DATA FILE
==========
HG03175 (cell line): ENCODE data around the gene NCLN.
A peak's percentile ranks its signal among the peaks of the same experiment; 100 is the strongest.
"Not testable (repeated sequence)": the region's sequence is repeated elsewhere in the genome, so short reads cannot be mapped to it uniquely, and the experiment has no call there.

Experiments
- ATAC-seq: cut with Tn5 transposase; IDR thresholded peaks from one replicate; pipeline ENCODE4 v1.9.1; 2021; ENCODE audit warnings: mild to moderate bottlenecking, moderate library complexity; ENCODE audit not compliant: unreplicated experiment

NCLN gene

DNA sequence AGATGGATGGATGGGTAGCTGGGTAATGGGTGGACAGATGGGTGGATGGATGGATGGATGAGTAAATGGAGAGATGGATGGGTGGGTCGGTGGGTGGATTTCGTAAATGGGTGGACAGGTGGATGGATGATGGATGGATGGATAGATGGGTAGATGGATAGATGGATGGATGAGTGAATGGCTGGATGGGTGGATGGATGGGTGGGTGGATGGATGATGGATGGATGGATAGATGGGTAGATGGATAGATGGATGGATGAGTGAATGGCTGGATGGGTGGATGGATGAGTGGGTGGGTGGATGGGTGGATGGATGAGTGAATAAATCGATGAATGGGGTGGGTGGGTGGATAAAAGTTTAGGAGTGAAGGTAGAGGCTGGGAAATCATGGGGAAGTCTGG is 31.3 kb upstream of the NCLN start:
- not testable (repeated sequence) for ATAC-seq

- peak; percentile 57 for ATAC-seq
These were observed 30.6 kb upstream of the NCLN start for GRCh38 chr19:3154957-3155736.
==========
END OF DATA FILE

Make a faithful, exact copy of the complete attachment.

HG03175 (cell line): ENCODE data around the gene NCLN.
A peak's percentile ranks its signal among the peaks of the same experiment; 100 is the strongest.
"Not testable (repeated sequence)": the region's sequence is repeated elsewhere in the genome, so short reads cannot be mapped to it uniquely, and the experiment has no call there.

Experiments
- ATAC-seq: cut with Tn5 transposase; IDR thresholded peaks from one replicate; pipeline ENCODE4 v1.9.1; 2021; ENCODE audit warnings: mild to moderate bottlenecking, moderate library complexity; ENCODE audit not compliant: unreplicated experiment

NCLN gene

DNA sequence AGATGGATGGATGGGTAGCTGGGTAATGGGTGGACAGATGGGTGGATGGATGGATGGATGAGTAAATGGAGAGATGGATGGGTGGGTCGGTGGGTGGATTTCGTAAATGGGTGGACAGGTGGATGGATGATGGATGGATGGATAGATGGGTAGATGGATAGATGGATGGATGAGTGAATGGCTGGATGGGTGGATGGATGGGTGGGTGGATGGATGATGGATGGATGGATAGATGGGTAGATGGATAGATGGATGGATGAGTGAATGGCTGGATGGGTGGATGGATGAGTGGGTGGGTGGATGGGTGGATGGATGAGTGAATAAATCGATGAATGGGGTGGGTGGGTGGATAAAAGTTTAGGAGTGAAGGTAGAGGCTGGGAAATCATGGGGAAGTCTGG is 31.3 kb upstream of the NCLN start:
- not testable (repeated sequence) for ATAC-seq

- peak; percentile 57 for ATAC-seq
These were observed 30.6 kb upstream of the NCLN start for GRCh38 chr19:3154957-3155736.